Those old sayings that keep getting repeated because they bestow wisdom – how much wisdom do they actually contain?
Quite often I’ve seen where the “conventional” meaning of a saying is pretty clear through context and repetition, but if used as an actual rule would become troublesome or confusing. Sometimes they even employ a touch of circular logic.
The divide between what the saying was originally meant and how it ends up meaning in the context it often appears is… well just look at a few:
It is what it is. Sometimes despite your best efforts you just couldn’t prevent a bad thing from happening, and you have to just accept how things turned out versus your ideal outcome. Unfortunately this one is overused to the extent that it becomes a comforting bit of permission to be passive. You can accept the status quo without ever questioning it because, hey, it is what it is.
Such is life? What if the greatest inventors and thinkers adopted that attitude every time we faced a challenge or some type of unfairness?
The definition of insanity is doing the same thing over and over and expecting different results. Often misattributed to Einstein, who never said it, this quote is also just plain wrong. It’s called practice, which requires repetitively doing the same thing to get better and better at it, which does lead to different results. Furthermore, even if it didn’t lead to different results it’s foolish, perhaps, but not insane.
There are three sides to every story: yours, theirs, and the truth. Everybody is a little biased, and you should be open to others’ interpretations of things rather than focusing only on how you see it. Fair advice, but more often than not I’ve seen this saying used when the speaker has only heard one side, believed it, and uses the saying as an excuse to dismiss or disqualify the other side.
Assuming makes an Ass out of U and Me. Don’t be presumptuous, got it. Except that we make healthy assumptions all day every day since we’re not telepathic. If we waited until we’d gathered scientific certainty before making decisions life would be a mess. Like it or not, assumptions are a necessary part of life.
Work smarter, not harder. Be efficient. Except the phrasing implies that being clever and working hard are opposed to each other and leads a lot of people to think that if they’re smart enough they don’t have to work. Create a fancy enough system and you can kick your feet up with an umbrella drink.
It doesn’t matter whether you win or lose, only that you tried. It’s nice early on to have the encouragement to keep trying when it doesn’t come each. But for life in general, it matters very much whether you succeed or not. No one hires/promotes the guy who keeps trying but never accomplishes anything. No one keeps the love of their life by almost making them feel loved and important. We can’t even say this applies only to sports, or there wouldn’t be trophies for winners.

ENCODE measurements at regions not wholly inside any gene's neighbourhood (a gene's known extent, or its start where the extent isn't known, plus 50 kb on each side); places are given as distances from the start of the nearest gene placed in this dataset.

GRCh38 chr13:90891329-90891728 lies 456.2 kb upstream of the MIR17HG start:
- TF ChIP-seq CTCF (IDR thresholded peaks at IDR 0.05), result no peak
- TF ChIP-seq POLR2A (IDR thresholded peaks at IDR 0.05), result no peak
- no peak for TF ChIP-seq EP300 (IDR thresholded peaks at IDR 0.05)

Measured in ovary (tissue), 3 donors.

Jackie Robinson famously said, “A life is not important except in the impact it has on other lives.”
What he seems to mean by that is no one life is significant, that we should stop focusing so much on ourselves and instead focus on how we can help others. But read it more directly than that.
If impacting other lives is important, presumably those other lives must be important to be worthy of the impact that is so important. So must it only be the collective group of others that are important, or is each member of the group of others important? If so, isn’t “a life” important?
As children platitudes are meant to guide our decisions, to give us a moral compass. But as adults it seems platitudes more often allow us to justify what we’re feeling or a path we want to take because hey — there’s this clever saying that implies it’s the right path. And if you change your mind about that path, there’s a different saying to justify your new one.
Reverse Effect Through Overuse
Other times platitudes are just plain annoying. We all probably have folks in our social media feeds that try to show everyone how wise and talented they are by constantly sharing philosophical quotes (platitude machines). Many folks I’ve polled mention that it seems condescending and arrogant. I agree, but why exactly?
Maybe because we’re force-fed platitudes from a young age it feels condescending later? Does it call back to an infantile time we don’t like to be placed when someone spews a platitude like it’s news?
Or is it more that a person constantly sharing “words of wisdom” seems presumptuous in itself? Like they think everyone around them is so lost that their superior knowledge of repeatable nuggets could save lives?
If the goal of oversharing platitudes is to sound smart, it backfires hard in my opinion.
I get it. They stick around because they’re verbally efficient ways of passing on lessons learned and have their place in the oral tradition. But we do seem over-reliant on them.
Plus, relying too heavily on wisdom of the past discourages innovation. Why think of a new personal mantra when there are so many to choose from?
When you watch someone rapid fire sayings from “geniuses of the past” it’s as though they’re standing on others’ shoulders and only somewhat giving credit. You want to look at them and ask “So what do YOU say about this situation? How about sharing that for a change?”
Except… don’t quote yourself as you do it. “Quoting yourself saying something you think is clever is kind of oooof.” – Brian Watkins